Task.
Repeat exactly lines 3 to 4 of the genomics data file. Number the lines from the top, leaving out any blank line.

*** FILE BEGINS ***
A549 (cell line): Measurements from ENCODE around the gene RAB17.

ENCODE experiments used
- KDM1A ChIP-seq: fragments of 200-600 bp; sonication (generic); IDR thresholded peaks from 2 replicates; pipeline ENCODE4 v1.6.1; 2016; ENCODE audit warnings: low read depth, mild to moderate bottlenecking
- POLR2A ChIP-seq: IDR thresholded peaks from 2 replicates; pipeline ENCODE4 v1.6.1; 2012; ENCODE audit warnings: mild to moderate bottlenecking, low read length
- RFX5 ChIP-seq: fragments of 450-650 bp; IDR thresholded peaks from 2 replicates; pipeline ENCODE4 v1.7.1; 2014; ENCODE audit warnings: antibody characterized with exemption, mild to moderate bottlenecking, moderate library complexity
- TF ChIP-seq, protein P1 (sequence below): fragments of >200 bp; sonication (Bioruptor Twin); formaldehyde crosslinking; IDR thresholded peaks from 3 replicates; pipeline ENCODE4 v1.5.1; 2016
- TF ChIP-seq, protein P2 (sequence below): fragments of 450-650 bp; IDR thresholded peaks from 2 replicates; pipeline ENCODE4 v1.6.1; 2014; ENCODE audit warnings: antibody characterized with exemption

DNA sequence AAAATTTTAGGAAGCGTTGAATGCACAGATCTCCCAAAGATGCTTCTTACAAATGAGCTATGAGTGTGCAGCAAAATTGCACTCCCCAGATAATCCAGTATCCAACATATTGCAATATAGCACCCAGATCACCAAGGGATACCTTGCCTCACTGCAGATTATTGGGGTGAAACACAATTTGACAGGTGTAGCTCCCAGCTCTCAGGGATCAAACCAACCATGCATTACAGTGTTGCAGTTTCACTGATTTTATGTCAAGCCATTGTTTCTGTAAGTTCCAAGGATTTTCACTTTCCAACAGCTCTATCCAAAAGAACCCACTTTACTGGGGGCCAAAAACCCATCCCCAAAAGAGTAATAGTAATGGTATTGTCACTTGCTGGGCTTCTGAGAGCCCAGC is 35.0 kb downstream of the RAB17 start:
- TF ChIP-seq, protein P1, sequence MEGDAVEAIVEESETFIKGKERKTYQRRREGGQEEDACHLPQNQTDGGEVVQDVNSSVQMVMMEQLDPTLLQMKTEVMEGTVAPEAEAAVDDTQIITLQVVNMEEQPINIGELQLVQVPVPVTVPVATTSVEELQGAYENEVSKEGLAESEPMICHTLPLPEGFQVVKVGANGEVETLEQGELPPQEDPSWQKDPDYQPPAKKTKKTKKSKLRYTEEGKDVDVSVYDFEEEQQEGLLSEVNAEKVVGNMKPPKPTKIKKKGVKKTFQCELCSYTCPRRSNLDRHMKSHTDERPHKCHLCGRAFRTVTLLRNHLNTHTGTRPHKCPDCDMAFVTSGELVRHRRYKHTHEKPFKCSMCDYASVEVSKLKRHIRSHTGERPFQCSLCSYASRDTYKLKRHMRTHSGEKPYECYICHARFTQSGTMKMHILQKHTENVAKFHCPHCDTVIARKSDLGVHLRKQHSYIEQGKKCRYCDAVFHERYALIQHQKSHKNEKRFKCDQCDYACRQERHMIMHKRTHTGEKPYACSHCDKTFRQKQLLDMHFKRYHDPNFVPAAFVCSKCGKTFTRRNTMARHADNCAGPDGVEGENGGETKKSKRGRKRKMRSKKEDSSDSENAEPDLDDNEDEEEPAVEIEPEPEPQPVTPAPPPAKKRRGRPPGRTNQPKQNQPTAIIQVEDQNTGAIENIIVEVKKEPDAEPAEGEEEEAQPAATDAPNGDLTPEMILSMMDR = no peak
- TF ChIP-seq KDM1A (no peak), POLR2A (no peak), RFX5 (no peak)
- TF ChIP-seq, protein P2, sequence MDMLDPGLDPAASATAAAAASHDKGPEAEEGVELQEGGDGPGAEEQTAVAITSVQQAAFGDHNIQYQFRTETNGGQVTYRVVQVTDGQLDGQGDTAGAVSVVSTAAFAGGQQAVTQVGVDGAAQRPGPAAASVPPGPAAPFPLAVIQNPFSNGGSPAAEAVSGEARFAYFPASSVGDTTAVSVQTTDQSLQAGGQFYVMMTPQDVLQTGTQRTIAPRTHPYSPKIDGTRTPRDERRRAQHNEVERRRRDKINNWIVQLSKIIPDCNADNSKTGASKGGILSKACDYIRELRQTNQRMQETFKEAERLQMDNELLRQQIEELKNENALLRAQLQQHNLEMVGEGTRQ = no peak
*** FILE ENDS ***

- KDM1A ChIP-seq: fragments of 200-600 bp; sonication (generic); IDR thresholded peaks from 2 replicates; pipeline ENCODE4 v1.6.1; 2016; ENCODE audit warnings: low read depth, mild to moderate bottlenecking
- POLR2A ChIP-seq: IDR thresholded peaks from 2 replicates; pipeline ENCODE4 v1.6.1; 2012; ENCODE audit warnings: mild to moderate bottlenecking, low read length